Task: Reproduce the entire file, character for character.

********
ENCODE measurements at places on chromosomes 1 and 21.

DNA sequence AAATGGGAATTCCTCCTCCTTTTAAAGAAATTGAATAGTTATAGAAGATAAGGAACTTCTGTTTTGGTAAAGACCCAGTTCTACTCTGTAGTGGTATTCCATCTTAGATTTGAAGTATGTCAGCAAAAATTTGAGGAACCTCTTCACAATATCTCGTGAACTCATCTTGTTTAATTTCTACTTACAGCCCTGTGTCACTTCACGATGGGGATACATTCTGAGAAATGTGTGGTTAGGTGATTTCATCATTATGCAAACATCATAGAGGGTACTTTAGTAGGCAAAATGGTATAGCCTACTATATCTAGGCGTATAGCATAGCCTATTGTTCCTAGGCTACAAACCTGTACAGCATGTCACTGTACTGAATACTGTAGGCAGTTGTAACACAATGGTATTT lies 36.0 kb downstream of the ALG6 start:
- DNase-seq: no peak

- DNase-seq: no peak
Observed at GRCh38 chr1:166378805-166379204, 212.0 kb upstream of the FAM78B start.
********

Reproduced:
ENCODE measurements at places on chromosomes 1 and 21.

DNA sequence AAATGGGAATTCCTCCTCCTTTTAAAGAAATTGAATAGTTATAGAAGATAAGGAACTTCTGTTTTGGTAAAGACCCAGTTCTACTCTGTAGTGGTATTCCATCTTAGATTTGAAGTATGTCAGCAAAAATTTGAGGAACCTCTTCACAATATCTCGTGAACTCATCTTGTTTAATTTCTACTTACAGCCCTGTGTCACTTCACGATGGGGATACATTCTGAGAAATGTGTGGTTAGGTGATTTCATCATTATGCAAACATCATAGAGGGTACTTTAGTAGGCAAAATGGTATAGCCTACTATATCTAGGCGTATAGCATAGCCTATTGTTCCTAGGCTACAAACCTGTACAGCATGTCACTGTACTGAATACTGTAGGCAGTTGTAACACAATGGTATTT lies 36.0 kb downstream of the ALG6 start:
- DNase-seq: no peak

- DNase-seq: no peak
Observed at GRCh38 chr1:166378805-166379204, 212.0 kb upstream of the FAM78B start.